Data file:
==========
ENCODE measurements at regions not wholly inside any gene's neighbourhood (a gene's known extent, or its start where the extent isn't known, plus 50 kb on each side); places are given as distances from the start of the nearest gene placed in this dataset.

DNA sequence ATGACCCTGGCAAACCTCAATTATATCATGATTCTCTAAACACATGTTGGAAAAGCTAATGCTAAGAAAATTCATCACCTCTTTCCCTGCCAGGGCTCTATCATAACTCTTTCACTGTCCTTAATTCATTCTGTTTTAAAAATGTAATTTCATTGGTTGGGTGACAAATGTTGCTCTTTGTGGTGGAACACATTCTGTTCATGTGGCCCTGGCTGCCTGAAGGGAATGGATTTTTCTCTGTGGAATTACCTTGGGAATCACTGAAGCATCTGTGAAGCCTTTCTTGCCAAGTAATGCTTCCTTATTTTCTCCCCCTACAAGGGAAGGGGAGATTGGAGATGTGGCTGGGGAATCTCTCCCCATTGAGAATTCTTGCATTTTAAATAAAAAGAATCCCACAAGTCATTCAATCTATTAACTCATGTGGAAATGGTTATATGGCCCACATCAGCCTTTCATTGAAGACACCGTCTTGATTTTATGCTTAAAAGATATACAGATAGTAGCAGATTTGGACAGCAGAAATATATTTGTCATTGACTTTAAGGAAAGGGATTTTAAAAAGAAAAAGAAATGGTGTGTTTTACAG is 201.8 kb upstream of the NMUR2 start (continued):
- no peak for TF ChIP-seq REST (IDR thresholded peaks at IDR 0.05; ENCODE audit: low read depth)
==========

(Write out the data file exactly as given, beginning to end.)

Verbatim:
ENCODE measurements at regions not wholly inside any gene's neighbourhood (a gene's known extent, or its start where the extent isn't known, plus 50 kb on each side); places are given as distances from the start of the nearest gene placed in this dataset.

DNA sequence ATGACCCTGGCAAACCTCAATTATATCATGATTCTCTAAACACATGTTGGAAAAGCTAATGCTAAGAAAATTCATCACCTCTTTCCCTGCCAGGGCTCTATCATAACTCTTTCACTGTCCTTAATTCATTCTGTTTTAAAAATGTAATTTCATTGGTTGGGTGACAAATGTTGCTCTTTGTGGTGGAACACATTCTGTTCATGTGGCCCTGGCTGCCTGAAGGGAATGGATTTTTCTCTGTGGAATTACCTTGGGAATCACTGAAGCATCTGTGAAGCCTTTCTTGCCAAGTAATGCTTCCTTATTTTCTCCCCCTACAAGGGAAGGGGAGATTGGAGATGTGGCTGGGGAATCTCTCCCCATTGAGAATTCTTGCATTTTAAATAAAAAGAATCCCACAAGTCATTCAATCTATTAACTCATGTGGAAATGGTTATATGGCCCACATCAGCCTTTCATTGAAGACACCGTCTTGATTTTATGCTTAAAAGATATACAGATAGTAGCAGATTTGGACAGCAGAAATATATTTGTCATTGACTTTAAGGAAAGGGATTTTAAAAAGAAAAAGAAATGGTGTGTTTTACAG is 201.8 kb upstream of the NMUR2 start (continued):
- no peak for TF ChIP-seq REST (IDR thresholded peaks at IDR 0.05; ENCODE audit: low read depth)